ip-health mailing list Archives

Discussions of Intellectual Property and Health Care "To see the collection of prior postings to the list, visit the Ip-health Archives." This is one of the very best places to learn about the battle -access to medicines vs drug patents and the drug cartel. If you saw the film "Fire in the Blood" you saw how, in this era of global epidemics and corporate greed people must stand up for the rights of human beings to lifesaving drugs at affordable and not extortionate prices. This URL brings one straight to the list archives.

Access to Medicines: Panel Discussion at Georgetown University about the "Crime of the Century" the disastrous murder by drug prices, of millions shown and discussed in the award winning film, Fire in the Blood

Doctors Without Borders and the O'Neill Institute for National and Global Health Law at Georgetown University screen (the 2013 film) Fire in the Blood and a discussion of challenges and opportunities for access to medicines, featuring a panel of distinguished speakers representing a range of expertise in the field of access to medicines.

"Fire in the Blood": Millions Die in Africa After Big Pharma Blocks Imports of Generic AIDS Drugs (Democracy Now)

(From Democracy Now) The new documentary, "Fire in the Blood," examines how millions have died from AIDS because big pharmaceutical companies and the United States have refused to allow developing nations to import life-saving generic drugs. The problem continues today as the World Trade Organization continues to block the importation of generic drugs in many countries because of a trade deal known as the Trips Agreement. We're joined by the film's director, Dylan Mohan Gray, and Ugandan AIDS doctor Peter Mugyenyi, who was arrested for trying to import generic drugs, and is

MSF statement supporting the extension of TRIPS (affordable drugs for the poorest countries) exemption for least-developed countries

Backgound: Least-developed country (LDC) members of the World Trade Organization (WTO) have requested an extension that would enable them to remain exempt from implementing some intellectual property rules expiring next year, including for medicines. MSF urges all WTO members to support this +request. MSF works in more than 20 LDCs, facing multiple challenges including disease outbreaks, conflicts and natural disasters. The COVID-19 pandemic has heavily hit some LDCs already facing long-term challenges of fragile health care systems and lack of access to affordable medical tools.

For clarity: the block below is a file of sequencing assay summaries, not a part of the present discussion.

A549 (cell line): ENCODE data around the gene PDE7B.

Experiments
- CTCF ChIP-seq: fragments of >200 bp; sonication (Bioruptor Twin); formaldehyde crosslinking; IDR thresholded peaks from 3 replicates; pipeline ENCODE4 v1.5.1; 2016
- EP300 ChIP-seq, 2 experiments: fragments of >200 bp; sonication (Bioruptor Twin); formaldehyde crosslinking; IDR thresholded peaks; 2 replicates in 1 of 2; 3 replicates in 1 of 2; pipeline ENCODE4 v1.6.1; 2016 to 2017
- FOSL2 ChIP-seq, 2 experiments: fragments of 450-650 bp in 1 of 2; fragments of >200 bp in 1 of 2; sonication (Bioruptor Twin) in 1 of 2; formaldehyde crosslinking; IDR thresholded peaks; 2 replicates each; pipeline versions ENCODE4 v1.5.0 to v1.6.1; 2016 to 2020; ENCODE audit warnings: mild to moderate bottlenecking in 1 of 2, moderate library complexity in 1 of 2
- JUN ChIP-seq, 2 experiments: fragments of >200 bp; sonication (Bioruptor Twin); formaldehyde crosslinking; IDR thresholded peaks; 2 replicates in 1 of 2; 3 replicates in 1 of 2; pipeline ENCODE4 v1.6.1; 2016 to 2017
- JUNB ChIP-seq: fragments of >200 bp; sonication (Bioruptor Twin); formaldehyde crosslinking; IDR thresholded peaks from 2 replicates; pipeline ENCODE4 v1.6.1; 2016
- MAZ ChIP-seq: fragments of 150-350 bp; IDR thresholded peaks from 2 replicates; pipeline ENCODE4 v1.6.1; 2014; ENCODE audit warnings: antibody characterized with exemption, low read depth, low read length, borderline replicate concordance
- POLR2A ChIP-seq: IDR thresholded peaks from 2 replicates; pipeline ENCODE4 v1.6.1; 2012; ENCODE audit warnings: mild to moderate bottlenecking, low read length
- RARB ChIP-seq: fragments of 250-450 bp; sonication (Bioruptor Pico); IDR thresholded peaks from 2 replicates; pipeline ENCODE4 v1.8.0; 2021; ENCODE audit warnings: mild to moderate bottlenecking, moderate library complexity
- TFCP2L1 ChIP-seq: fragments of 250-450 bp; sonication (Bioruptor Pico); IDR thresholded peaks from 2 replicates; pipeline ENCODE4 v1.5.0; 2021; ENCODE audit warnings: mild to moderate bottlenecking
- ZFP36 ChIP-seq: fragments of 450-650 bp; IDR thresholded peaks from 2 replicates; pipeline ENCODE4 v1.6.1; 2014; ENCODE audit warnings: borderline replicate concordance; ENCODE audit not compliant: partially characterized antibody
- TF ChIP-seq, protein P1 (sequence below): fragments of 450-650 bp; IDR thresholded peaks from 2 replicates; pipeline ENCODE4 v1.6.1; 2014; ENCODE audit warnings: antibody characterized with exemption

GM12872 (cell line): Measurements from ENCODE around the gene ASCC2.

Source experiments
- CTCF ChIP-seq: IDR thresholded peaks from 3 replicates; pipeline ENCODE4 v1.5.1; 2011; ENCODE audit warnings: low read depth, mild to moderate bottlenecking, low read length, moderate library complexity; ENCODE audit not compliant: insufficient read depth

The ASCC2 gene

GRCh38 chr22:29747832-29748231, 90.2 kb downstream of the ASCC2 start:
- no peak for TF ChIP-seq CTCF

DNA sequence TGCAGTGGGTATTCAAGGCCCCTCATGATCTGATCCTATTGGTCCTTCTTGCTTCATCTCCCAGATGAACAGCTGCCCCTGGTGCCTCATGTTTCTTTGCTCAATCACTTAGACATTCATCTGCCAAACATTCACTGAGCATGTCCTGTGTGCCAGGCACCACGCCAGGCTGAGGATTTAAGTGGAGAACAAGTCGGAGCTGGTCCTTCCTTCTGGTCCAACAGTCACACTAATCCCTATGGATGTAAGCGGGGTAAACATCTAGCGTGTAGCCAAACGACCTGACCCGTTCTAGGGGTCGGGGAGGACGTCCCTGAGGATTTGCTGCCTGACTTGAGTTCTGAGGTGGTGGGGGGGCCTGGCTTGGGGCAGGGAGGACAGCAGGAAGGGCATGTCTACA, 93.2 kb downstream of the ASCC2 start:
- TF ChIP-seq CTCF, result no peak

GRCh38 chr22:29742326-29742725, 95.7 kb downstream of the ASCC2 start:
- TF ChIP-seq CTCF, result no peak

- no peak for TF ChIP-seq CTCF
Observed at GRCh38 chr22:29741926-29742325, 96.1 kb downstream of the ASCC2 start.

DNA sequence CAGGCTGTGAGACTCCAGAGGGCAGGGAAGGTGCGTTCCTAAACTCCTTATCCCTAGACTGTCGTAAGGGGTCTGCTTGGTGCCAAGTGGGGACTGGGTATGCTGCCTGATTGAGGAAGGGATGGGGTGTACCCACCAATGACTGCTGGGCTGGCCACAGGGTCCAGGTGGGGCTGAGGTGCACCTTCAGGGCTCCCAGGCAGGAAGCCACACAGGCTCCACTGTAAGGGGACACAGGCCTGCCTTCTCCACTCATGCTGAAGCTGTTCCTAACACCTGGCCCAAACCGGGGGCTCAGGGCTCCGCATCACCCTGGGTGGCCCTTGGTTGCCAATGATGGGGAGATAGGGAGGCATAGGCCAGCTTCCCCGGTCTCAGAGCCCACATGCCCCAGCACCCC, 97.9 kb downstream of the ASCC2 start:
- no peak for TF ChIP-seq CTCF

The Hidden Holocaust -

25 years ago a scheme, to make drugs much more expensive, came into force - along with the WTO. with the creation of the WTO -and tellingly, this was also in the middle of an epidemic, like today.

Our right to regulate drug prices was signed away when we joined the WTO.

The TRIPS agreement is part of the WTO. It was meant to jack up the prices of drugs all around the world. GATS (another WTO agreement) gave countries another bargaining chip they could use, jobs. . A logical approach would be for us to dump both GATS and TRIPS at the same time. That would give the poor countries (And US) back our right to regulate prices and get affordable drugs, we could keep the potentially millions of jobs that could end up being traded away in GATS. We would also get back our right to have affordable healthcare, and prevent Medicare and Social Security from being privatized.

A Country in Denial, and not just about COVID-19

With our for-profit system being too expensive for the vast majority of Americans to afford without being bankrupted, due to very very high rates of uninsurance and underinsurance, a very great fear is that this COVID-19 epidemic will be the straw that breaks the camels back.

Global Trade and Public Health

"Global trade and international trade agreements have transformed the capacity of governments to monitor and to protect public health, to regulate occupational and environmental health conditions and food products, and to ensure affordable access to medications". (This basically means they have stolen the right to regulate, or are in the process of stealing it.)

PharmaMyths.net

The drug pricing policy web site of pricing expert Donald W. Light.

The WhistleBlower: Confessions of a Healthcare Hitman

By Peter Rost, MD This book is about drug prices, by a former Pfizer VP of marketing- An inside view of the drug industry, an industry that both saves the lives of people who have enough money to buy its increasingly expensive products, and also lobbies all around the world to keep its prices high. I'd also recommend watching the film "Fire in the Blood", which Peter Rost, the book's author, appears in, if you are interested in this subject.

High prices, poor access: What is Big Pharma fighting for in Brussels?

Big Pharma's lobby machine ground into top gear to defend its privileges, doing its best to remove or weaken regulatory measures. A close relationship with the Commission –which fails to take undue industry influence seriously– has played a key role, as has the lobbying firepower of Big Pharma. The top ten biggest spending companies, for example, have increased their lobby budget by €2 million since 2015, and Big Pharma's main lobby group EFPIA (European Federation of Pharmaceutical Industries and Associations) sits on eight of the Commission’s advisory groups. Big Pharma has also rolled out a PR offensive harnessing the powerful emotions around illness, designed to deflect criticism and narrow the scope for debate. Thanks to this lobbying arsenal, the industry has succeeded in influencing the review into pharma incentives and rewards (such as intellectual property rules), as well as a change to a type of patent extension called an SPC (supplementary protection certificate) which allows companies to extend the period of monopoly pricing. It has also affected a proposal for EU collaboration to assess how effective new medicines and health technologies are relative to existing ones, something which helps member states negotiate prices. Drug companies promote the use of ‘new’ drugs because they still have patent protection, and are therefore more expensive, over old ones that don't, even if the new product is not an improvement in medical terms.